As he was wheeled into surgery, the vascular surgeon, who knew Eddie well, stated, “I will see you walking into my clinic three months from now on your prosthesis as if nothing has happened.”

Twelve hours later, Eddie was dead. How could the doctors not have anticipated that a man whose overall health was as jeopardized as Eddie’s might very well not be able to survive such a traumatic surgery?

Death as a Failure

I believe that this is because death is viewed as a medical failure in modern western hospitals. Consequently, Eddie’s final months were spent trapped within a culture that could not, and would not listen to him. Eddie had to recover, or their medical model, all that they stood upon and believed in would be shaken. Eddie and I had become nothing more than shadows in the room as the team of doctors continued to offer hope upon hope in the form of the latest medication, or procedure. Eddie was looking sicker by the day. He could no longer hold his head up, dress or feed himself, and he shook so badly from the side effects of the dialysis that he begged to die. The doctors would only continue to offer bright, confident predictions for Eddie’s recovery, and I grabbed these false hopes like a drowning man to a life preserver. I trusted the system wholeheartedly. Eddie, however, did not.

Eddie told every doctor who examined him that he knew that he was dying, and that he wanted to be allowed to return to his favorite place on earth—his home—to die peacefully with his wife and four dachshunds by his side. He exhibited every sign and symptom of impending death listed by the National Institute of Health. He became uncharacteristically agitated, confused, detached, and disoriented. He stopped eating, and had no control of his bowels, yet, the doctors continued to insist
that he was not a candidate for hospice care, and that they expected him to show signs of improvement “soon.” Each time that a doctor emphatically stated that my husband was not dying, I breathed a sigh of relief.

It haunts me still to think that I leaned over to whisper in his ear, “Did you hear that, Darling? They said that you are not dying. You are not a candidate for hospice.”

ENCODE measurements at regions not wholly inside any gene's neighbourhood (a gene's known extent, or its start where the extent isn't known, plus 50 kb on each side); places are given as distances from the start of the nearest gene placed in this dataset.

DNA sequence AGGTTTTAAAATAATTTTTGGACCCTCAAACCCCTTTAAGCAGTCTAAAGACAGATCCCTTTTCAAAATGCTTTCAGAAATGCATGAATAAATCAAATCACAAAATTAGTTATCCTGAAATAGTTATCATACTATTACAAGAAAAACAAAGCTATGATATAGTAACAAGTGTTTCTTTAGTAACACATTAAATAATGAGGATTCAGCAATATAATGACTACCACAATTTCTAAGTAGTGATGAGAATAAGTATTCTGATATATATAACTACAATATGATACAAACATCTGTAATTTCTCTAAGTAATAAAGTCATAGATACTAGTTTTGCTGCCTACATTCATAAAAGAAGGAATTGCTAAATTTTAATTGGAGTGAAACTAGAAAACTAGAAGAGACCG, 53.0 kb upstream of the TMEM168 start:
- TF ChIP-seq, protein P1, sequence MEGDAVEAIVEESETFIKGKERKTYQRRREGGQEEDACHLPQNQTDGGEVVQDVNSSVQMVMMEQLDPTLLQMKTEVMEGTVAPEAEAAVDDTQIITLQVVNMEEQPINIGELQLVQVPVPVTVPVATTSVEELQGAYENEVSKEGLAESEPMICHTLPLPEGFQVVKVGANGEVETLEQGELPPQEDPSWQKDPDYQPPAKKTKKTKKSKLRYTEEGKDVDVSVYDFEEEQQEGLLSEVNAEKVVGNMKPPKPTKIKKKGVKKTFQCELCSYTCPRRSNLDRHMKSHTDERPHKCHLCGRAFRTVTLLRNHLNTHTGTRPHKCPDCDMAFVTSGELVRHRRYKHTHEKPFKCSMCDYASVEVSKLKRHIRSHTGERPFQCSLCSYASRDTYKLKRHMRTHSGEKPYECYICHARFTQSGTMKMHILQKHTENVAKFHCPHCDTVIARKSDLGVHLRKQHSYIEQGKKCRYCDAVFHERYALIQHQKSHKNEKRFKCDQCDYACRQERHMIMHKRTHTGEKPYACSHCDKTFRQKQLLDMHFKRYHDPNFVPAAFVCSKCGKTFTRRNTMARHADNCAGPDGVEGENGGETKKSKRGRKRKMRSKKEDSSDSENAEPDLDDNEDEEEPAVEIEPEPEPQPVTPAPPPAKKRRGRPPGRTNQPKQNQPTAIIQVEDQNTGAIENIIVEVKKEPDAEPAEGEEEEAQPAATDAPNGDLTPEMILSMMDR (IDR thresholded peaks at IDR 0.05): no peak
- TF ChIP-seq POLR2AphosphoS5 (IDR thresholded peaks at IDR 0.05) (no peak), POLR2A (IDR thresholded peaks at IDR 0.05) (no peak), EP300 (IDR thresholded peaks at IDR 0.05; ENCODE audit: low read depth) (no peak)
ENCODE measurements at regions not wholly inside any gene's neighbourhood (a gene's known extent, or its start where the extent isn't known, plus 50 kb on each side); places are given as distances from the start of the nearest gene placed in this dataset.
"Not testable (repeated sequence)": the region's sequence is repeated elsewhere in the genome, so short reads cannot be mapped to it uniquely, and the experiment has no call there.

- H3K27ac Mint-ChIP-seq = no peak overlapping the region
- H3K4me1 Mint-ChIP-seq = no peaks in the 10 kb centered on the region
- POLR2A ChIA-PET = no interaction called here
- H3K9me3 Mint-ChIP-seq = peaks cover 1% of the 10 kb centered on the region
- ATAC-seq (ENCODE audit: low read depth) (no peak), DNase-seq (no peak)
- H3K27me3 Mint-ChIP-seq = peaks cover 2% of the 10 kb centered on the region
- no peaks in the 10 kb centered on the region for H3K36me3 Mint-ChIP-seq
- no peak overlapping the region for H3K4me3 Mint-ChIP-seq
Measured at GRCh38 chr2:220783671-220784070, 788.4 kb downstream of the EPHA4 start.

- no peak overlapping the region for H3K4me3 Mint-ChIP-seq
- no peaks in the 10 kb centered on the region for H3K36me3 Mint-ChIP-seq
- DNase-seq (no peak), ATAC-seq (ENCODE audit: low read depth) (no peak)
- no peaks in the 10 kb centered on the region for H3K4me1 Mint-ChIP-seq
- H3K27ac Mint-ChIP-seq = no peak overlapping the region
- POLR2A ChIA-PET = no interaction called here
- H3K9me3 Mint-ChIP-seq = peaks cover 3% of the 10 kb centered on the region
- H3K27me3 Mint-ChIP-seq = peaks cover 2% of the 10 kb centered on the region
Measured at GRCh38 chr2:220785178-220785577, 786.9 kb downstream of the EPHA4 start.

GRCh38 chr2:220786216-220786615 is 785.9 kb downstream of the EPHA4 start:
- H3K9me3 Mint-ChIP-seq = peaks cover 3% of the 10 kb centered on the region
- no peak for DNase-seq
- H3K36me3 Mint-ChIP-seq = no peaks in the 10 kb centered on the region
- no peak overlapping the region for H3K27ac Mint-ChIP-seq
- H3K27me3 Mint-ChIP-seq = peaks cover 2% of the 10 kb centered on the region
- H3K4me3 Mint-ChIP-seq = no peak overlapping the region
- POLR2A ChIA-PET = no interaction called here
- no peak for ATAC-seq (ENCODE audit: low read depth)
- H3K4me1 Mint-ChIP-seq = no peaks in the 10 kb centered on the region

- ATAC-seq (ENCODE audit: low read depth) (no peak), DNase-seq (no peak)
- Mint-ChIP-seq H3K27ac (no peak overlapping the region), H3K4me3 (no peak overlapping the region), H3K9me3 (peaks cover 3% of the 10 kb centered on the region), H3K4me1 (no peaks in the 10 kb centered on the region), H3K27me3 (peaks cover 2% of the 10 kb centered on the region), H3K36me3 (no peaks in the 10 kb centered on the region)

Eddie replied, “I heard them. They are just not hearing me.”

Dying Alone

Because he had to face so many serious health conditions over the years, my husband and I talked many times about his wishes after he died. We always believed that when his time came, we would both know it, be well informed by his doctors, and would make our decisions together when he died. But as my husband’s death approached, we consulted daily with numerous physicians who rejected his many requests to be allowed home hospice, and who dismissed his feelings as “situational depression” from being hospitalized for so long.

Because of this institutional illusion of immortality, I was not by my husband’s side when he died, as we had planned. Instead, he died alone, surrounded by machines in a sterile, stark hospital room.

I spend my days now thinking how it must have felt to be Eddie during the final four months of his life. I tried so hard to be a good wife, to bring to him all of my strength to make up for the strength that he lost daily. I tried to keep hope alive, even when the very idea of hope only caused him more pain. I dutifully listened to the doctor’s instructions. I did not dare to consider death as a real possibility, while Eddie suffered in silence, trapped in a place that would only speak to him in terms of recovery and treatment. How foreign we all must have seemed to him as he drifted further away inside his diseased body all alone.

Laws That Embrace Final Wishes

That is why I believe that we must pass humane safe-guarded choice laws in all states that embrace the final wishes of the terminally ill to die on their own terms. We must hear their voices, and give them choice and control to approach their death in a manner that is meaningful to them.

My Eddie deserved this, and so now, I must be his voice advocating for the rights that should have been his: to die with the dignity that was so much a part of the man my husband was, and which, I believe, is inherent in all human beings.